Orteronel is being developed by Millennium. Two phase III castration-resistant prostate cancer trials are currently enrolling. The post-chemotherapy trial (NCT01193257) is scheduled to have a primary completion date of September 2013 and the chemotherapy-naïve trial has a primary completion date of January 2013 (NCT01193244) according to clinicaltrials.gov at the time of writing.

It is worth noting that both phase III trials are using the drug in combination with prednisone. I doubt very much that the chemotherapy-naïve trial will show overall survival results by January 2013 (a date earlier than the post-chemo trial). This date must reflect when data on the primary outcome measure of radiographic progression free survival (rPFS) will be obtained.

Does rPFS correlate with overall survival?  Many oncology new products have shown progression free survival, but no overall survival.

Is there a market for a “me too” of abiraterone?  By the time orteronel comes to market, MDV3100 and Alpharadin will both most likely be approved, plus we will have greater insight into combinations and sequencing by then.

In talking to urologists, there is a clear preference for drugs such as MDV3100, which do not require the administration of concomitant steroids.

The phase II data in the poster presented at EAU yesterday concluded:

In patients with nmCRPC and rising PSA, single agent oral orteronel, at a dose of 300 mg BID without prednisone, was feasible and had manageable toxicities.

While it may be possible to administer orteronel without steroids, given the mechanism of action would it still be as effective?   The authors also noted in the poster that 2 patients (out of 38) discontinued treatment due to adrenal insufficiency, suggesting that giving the drug without steroids is going to require active surveillance.

Finally, in thinking about TAK-700, I’m left with the question of whether phase III placebo controlled clinical trials are still ethical in advanced prostate cancer patients?  In the post-docetaxel indication, we now have cabazitaxel and abiraterone approved, both of which offer an overall survival benefit.  MDV3100 and Alpharadin are also expected to be approved by the FDA later this year.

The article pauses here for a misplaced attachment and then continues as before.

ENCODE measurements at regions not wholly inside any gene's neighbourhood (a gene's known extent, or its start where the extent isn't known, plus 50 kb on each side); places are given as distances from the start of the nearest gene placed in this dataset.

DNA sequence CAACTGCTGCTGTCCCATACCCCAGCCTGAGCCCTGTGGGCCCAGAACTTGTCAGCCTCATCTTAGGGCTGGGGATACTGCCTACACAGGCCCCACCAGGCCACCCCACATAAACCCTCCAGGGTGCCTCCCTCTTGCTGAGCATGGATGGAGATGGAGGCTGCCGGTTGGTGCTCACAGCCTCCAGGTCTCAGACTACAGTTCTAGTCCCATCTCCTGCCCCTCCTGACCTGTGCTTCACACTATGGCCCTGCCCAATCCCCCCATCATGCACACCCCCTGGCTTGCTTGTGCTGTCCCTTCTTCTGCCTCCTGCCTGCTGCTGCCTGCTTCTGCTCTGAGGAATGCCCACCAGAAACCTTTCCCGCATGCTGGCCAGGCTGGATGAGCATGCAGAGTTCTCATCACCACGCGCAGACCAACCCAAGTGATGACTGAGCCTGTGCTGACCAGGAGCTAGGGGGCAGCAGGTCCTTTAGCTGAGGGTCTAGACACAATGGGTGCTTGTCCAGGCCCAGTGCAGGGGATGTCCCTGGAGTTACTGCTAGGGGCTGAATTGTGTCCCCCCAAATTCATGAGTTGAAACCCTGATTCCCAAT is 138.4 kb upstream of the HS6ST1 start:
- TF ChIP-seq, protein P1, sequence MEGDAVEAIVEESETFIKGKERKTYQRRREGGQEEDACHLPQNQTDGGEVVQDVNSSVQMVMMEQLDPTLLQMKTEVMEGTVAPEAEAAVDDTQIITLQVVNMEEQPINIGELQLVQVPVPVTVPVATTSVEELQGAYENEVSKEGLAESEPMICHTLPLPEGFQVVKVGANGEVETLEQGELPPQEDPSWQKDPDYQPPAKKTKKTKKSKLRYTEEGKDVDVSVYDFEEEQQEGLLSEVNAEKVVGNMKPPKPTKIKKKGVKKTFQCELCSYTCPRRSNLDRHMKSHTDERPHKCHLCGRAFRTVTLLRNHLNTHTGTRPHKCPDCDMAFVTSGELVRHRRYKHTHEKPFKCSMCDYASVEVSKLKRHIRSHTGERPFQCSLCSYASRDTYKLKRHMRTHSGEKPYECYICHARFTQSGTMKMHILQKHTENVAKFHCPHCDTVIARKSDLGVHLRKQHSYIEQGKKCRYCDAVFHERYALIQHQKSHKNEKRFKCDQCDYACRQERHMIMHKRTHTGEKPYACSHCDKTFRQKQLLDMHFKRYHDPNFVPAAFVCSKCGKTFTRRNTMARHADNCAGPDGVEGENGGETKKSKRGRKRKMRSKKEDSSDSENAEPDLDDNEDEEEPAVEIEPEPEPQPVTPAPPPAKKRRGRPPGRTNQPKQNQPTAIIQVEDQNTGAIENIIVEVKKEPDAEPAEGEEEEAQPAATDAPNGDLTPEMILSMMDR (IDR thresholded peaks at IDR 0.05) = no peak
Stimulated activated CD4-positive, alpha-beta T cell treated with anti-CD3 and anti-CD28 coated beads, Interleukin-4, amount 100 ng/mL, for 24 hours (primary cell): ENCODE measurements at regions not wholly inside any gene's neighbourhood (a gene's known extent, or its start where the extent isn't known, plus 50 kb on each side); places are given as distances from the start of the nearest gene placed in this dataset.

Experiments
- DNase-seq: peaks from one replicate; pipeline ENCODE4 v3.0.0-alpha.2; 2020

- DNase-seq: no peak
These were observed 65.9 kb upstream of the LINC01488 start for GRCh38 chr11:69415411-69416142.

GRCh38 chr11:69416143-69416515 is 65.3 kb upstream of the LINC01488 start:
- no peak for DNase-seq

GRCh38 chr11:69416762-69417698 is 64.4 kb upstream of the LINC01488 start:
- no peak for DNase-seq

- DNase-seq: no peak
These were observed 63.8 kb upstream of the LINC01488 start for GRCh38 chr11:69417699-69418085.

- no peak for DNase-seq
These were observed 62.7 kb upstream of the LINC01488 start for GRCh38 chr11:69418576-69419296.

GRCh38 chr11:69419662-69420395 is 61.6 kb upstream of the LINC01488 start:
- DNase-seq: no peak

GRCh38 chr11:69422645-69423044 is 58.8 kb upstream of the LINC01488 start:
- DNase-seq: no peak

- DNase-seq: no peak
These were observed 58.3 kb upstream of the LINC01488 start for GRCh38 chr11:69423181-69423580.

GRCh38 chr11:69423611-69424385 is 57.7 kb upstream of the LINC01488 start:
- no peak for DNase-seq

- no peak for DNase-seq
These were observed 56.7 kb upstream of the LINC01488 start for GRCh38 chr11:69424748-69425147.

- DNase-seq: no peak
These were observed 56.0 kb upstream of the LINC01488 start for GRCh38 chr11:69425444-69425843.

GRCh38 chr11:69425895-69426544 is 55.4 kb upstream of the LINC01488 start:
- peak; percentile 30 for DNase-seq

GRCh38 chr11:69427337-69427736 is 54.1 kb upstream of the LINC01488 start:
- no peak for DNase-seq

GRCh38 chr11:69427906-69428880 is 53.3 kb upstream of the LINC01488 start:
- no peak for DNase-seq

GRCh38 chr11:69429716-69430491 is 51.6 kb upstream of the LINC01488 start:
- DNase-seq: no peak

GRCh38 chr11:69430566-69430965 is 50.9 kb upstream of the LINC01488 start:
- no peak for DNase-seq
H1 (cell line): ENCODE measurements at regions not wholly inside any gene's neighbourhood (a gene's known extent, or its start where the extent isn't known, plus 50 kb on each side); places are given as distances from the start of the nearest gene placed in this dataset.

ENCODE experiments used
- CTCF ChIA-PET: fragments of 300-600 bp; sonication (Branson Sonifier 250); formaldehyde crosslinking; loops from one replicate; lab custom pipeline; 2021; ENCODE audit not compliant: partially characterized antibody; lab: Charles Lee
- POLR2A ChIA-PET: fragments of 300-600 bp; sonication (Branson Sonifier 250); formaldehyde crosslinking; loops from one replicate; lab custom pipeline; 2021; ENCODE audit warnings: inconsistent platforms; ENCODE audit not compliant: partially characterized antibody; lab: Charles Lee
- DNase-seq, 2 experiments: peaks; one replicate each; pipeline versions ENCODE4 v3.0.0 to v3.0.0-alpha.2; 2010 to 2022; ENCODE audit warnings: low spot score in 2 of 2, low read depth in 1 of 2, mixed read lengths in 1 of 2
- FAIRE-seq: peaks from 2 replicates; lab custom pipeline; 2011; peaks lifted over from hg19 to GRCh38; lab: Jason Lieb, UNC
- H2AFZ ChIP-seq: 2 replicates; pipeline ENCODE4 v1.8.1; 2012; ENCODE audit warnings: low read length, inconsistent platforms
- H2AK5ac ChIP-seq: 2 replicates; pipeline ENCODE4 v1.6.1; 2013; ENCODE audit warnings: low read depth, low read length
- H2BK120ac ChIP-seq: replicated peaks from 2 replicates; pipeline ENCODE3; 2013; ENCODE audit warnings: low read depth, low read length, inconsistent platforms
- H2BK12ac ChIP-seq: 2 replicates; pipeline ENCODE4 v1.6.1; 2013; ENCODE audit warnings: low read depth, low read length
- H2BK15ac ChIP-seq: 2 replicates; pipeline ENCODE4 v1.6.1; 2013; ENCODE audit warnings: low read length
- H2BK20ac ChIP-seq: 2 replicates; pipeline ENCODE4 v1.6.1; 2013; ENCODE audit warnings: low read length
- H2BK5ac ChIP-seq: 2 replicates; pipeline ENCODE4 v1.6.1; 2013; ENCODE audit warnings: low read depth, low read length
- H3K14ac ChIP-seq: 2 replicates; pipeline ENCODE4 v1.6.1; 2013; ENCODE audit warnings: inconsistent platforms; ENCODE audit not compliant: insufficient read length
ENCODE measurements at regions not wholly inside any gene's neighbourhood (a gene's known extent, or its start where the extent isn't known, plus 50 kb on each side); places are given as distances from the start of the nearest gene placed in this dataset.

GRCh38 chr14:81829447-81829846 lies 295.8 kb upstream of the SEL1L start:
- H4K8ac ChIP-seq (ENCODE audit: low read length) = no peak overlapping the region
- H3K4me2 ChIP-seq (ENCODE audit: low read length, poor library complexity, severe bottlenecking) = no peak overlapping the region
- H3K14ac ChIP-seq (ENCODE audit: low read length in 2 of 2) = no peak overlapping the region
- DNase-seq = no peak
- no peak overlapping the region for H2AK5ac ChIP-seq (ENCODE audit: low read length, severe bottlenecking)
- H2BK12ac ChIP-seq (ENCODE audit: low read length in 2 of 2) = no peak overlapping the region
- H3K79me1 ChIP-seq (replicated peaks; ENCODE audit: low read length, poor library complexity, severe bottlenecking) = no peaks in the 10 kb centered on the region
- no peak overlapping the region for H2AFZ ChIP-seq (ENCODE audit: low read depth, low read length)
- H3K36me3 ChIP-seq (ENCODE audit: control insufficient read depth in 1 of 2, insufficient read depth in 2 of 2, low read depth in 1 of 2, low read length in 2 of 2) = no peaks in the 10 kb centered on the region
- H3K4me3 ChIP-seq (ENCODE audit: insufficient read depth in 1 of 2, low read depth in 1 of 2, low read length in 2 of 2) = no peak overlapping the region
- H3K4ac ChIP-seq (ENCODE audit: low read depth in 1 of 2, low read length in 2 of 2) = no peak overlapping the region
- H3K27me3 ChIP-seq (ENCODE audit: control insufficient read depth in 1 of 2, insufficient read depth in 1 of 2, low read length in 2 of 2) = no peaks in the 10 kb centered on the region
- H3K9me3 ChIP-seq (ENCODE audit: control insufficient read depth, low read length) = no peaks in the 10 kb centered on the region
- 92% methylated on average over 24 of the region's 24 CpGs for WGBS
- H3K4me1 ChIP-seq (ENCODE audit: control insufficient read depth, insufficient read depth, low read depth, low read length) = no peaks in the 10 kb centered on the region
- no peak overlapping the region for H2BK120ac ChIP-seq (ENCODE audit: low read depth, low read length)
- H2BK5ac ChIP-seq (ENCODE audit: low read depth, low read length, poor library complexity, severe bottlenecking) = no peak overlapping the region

If we have four new agents available after docetaxel that offer a survival advantage, is it ethical for men with advanced prostate cancer to be offered a placebo?  If not, then this means that new products will have to go head-to-head with one of the approved drugs, or offer some additive effect if used in combination.

It will be interesting to see if this important issue is taken up by any of the patient advocacy groups and whether physicians start to raise concerns.  Recruitment into placebo controlled trials could end up slower as a result.

Orteronel to me is too similar to abiraterone, which I think will face serious challenge from MDV3100.  What the market opportunity for Millennium will be as a result of being late to market is an open question.

View-of-Paris-from-European-Association-of-Urology-2012-CongressToday sees the start of the 27th annual European Association of Urology (EAU) Congress at the Palais des Congrès in Paris.

The meeting runs from 24-28 February, 2012. Over 10,000 delegates are expected, and more than 1193 abstracts have been accepted for poster and video sessions.

In addition to a scientific programme, this meeting also has a strong educational component with numerous courses through the European School of Urology (ESU) and hands-on-training to improve surgical skills in cooperation with the EAU Section of Uro-Technology (ESUT), the EAU Section of Urolithiasis (EULIS) and the EAU Section of Robotic Urology (ERUS).